Earlier this year, SAGE launched a new open access journal designed to promote health issues of children that are common to all regions of the world, Global Pediatric Health (GPH). Ahead of Open Access Week, we had a quick chat with the journal’s Editor, Dr. Russell W. Steele of the Ochsner Children’s Health Center in New Orleans, LA. He let us in on how the journal is progressing, why it is important that it is an OA publication, and how OA can help progress research for pressing medical issues.
Open access has led to some big changes for academics and publishers alike. In your opinion, why is it an important development in the scholarly world?
Number one, we are in a computer age and researchers are accessing information over their laptops, cell phones, or whatever electronic devices they have. It is very unusual now for physicians to try to access medicine in textbooks because they are outdated by the time they come out. Even traditional journal articles can be about four to six months behind. With online, open access journals, we can keep information up to date when new things happen. For example, with the Ebola virus, physicians need current information to learn if and how we are developing vaccines, or if there is new treatment, etc. They certainly can’t rely alone on past journals nor on their textbooks. And there are new things coming along all of the time. Another example would be the current treatment for Hepatitis C, which is evolving rapidly. We need to keep up with it to get the information out there. Open access journals are the easiest way to do that.
Can you tell us a little about the launch of the OA journal, Global Pediatric Health?
There are a few things that led to us developing this journal. The first is that we understand that people in developing countries around the world can’t always afford access to traditional journals. An open access journal gives them the information at no cost and without delay, so the greatest advantage is to researchers in developing countries.This was also our motivation for developing the textbook eMedicine. We wanted people around the world to have access to a current textbook at no cost.
The second thing is that the journal I was already working with, Clinical Pediatrics, was designed really for practicing physicians in the United States to discuss outpatient issues. Our readers would not turn to the journal to find out how researchers from other countries were practicing; however, we were receiving a lot of quality manuscripts from researchers in other countries that talked about, for example, their experience with typhoid fever in parts of Africa or in India. And while that was not of explicit interest to the readers of Clinical Pediatrics, it was obviously very important information for those in other parts of the world. We thought this outside research should be shared because a lot of the principles in management of diseases that we don’t see much of in the United States are applicable to physicians in other parts of the world. Making this new OA journal global allows physicians from certain countries to share their experiences in other countries. It also expanded the scope of the journal from just common outpatient issues to more serious issues, some specialty issues, etc. So, the focus of the journal is much different than Clinical Pediatrics. GPH is also a step up from the textbook eMedicine, which is only updated with new information twice a year.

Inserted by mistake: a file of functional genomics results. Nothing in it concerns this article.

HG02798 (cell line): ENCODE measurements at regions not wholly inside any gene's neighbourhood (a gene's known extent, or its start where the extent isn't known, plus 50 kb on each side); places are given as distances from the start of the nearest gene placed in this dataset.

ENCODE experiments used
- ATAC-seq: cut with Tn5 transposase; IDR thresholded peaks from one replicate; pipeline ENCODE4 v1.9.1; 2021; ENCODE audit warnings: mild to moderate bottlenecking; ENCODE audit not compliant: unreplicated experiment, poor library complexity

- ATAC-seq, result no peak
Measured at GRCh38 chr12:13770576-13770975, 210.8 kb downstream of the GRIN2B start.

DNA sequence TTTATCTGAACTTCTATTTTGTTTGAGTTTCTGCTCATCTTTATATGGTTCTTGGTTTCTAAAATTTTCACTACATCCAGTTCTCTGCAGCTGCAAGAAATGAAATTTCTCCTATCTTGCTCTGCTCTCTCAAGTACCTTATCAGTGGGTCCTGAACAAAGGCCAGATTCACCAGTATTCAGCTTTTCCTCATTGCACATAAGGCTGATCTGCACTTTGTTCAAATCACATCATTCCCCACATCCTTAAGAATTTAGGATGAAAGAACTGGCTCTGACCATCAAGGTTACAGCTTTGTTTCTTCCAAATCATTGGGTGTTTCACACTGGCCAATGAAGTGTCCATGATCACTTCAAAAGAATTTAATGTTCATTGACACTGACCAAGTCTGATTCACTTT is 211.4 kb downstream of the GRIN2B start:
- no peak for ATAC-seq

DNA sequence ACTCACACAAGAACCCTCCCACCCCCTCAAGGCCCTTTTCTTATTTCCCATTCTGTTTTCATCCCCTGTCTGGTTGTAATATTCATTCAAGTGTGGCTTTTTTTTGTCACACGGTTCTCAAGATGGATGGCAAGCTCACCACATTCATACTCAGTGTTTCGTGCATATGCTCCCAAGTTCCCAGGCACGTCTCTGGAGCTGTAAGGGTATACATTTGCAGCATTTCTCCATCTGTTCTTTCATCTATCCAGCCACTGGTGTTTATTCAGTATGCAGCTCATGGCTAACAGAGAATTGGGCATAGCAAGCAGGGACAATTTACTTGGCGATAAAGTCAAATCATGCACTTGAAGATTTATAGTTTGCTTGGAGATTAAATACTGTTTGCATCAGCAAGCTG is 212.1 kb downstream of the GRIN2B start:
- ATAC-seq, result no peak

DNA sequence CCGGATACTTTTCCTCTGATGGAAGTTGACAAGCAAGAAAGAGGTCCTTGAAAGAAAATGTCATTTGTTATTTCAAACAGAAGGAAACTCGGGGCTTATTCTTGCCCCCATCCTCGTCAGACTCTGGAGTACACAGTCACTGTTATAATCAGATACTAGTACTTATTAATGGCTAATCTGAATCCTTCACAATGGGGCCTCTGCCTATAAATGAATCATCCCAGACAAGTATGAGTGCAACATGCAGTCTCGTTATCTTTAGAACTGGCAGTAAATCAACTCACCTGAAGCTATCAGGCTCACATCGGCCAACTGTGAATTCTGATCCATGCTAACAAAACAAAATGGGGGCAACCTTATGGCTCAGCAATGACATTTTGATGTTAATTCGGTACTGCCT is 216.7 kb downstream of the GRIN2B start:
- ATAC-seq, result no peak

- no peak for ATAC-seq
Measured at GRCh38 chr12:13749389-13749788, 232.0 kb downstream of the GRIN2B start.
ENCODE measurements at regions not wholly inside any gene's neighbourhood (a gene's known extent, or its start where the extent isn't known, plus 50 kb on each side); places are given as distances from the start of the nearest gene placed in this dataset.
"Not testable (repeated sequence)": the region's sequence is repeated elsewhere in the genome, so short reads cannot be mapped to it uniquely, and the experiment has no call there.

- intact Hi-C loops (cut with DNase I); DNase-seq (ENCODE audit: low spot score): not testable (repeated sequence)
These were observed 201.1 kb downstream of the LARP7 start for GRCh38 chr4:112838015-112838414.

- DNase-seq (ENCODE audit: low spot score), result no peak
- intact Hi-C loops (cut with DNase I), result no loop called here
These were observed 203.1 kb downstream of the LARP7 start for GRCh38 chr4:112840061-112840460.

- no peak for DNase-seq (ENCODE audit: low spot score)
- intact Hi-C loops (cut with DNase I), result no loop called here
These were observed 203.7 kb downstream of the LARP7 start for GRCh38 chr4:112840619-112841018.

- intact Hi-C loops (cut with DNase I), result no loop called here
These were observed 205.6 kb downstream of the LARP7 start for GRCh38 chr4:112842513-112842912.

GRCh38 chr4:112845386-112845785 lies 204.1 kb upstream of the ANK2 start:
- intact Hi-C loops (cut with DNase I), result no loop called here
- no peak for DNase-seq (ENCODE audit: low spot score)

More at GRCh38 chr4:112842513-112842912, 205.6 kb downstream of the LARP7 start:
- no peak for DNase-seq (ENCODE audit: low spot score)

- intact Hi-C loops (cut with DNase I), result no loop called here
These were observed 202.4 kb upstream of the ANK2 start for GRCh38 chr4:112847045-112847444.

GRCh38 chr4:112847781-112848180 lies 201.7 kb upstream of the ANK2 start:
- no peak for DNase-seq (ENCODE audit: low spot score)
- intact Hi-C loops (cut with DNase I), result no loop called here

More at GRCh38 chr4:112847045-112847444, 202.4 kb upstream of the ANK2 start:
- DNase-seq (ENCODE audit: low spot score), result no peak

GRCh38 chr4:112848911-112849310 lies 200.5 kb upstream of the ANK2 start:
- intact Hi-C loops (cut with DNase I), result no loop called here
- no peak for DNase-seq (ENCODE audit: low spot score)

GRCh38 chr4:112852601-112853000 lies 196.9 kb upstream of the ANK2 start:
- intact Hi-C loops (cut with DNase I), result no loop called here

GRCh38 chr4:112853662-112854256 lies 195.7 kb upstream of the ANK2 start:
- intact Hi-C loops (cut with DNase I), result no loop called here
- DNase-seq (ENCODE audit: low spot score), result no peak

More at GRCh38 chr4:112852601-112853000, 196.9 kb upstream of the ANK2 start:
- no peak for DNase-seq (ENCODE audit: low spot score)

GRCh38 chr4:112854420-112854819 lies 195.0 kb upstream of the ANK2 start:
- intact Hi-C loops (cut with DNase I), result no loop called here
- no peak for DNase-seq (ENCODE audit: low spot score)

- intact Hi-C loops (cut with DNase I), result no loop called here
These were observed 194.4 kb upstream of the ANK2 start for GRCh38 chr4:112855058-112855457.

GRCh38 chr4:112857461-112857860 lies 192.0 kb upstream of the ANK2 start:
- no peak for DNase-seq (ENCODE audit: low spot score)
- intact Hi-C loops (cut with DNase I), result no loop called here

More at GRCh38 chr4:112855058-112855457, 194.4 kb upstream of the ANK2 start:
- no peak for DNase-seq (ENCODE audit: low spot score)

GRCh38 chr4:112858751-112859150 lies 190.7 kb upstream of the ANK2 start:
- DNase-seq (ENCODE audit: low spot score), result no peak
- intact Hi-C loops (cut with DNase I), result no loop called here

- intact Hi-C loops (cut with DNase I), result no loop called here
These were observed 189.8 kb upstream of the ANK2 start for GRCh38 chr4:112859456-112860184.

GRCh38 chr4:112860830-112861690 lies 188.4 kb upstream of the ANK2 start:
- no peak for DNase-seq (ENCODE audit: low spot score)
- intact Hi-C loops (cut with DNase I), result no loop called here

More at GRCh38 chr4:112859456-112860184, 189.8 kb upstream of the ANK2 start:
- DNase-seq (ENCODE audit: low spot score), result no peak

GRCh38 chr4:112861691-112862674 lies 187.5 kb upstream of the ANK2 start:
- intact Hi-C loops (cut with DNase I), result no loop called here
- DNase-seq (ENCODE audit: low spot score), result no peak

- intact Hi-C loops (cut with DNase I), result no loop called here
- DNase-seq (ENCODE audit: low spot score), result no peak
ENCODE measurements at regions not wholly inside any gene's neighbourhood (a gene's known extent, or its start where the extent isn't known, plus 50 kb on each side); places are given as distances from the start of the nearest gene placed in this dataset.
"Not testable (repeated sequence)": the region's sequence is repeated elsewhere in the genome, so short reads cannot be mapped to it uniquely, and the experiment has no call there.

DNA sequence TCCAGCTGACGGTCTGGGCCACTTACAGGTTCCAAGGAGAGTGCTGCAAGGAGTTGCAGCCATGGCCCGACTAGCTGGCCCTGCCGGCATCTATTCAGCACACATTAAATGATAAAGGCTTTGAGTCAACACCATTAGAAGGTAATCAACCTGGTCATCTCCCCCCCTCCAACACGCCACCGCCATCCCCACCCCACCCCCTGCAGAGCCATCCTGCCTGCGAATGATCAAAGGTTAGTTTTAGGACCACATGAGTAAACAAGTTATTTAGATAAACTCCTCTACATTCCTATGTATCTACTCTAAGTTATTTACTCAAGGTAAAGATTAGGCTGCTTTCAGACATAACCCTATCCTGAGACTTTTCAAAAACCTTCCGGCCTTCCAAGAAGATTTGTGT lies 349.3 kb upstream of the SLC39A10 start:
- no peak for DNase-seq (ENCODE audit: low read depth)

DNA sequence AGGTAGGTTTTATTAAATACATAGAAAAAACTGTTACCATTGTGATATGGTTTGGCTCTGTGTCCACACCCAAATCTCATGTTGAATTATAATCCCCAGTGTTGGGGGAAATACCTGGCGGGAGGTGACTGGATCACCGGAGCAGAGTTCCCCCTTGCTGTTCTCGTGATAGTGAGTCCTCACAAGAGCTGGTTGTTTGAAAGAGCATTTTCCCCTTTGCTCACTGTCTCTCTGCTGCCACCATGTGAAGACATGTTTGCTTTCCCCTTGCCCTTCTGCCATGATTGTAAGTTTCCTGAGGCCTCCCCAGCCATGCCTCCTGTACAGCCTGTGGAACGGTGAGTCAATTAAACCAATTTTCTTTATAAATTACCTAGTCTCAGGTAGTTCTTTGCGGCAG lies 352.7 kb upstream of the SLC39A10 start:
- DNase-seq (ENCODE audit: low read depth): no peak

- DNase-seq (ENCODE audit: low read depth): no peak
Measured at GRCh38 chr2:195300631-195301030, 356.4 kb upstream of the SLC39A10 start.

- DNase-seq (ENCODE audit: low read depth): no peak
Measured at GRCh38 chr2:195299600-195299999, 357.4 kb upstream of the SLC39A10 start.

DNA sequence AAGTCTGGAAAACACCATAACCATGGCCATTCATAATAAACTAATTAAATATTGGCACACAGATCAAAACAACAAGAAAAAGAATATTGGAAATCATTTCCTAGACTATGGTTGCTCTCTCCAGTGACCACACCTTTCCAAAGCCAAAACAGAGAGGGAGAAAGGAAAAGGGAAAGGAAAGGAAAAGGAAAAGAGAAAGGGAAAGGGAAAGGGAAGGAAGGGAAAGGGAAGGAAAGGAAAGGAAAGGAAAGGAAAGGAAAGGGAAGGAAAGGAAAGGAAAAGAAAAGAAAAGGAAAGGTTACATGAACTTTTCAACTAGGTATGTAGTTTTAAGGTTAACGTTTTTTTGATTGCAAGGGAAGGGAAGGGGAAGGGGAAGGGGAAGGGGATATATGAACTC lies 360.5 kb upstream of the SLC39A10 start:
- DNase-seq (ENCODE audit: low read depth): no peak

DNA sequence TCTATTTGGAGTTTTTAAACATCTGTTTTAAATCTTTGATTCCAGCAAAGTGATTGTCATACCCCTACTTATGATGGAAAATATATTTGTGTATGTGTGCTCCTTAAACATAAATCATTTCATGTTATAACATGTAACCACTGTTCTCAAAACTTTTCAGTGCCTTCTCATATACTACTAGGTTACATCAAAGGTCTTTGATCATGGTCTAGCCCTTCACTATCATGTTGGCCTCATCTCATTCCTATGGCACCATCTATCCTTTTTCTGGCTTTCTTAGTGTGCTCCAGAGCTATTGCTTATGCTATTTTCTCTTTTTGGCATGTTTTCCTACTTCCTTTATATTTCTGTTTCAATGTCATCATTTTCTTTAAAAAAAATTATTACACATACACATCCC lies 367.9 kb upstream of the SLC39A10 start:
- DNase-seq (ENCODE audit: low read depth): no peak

GPH continuously publishes new information, getting new research published in a matter of just weeks. The articles go through a robust review and editing process, and then they are put online. They don’t wait for print issues to get out there, so the entire process is very rapid. We can publish information that is brand new on issues like Hepatitis C, Ebola, etc.
Since you mention the online textbook eMedicine, for our readers who may not be familiar with the publication, can you tell us a little bit about it and how it is unique?
eMedicine was first developed with an NIH grant with the goal of getting a current, frequently updated textbook available to all physicians throughout the world online. Experts were gathered and I was asked to write the Pediatric infectious disease portion, but there are experts who write about other areas such as cardiology and other specialties. Together we put together this free textbook, which is especially helpful for individuals who haven’t had access to similar textbooks in the past. The publication was taken over by Medscape, which now continues the effort of updating the textbook on a regular basis to make sure that the information is current.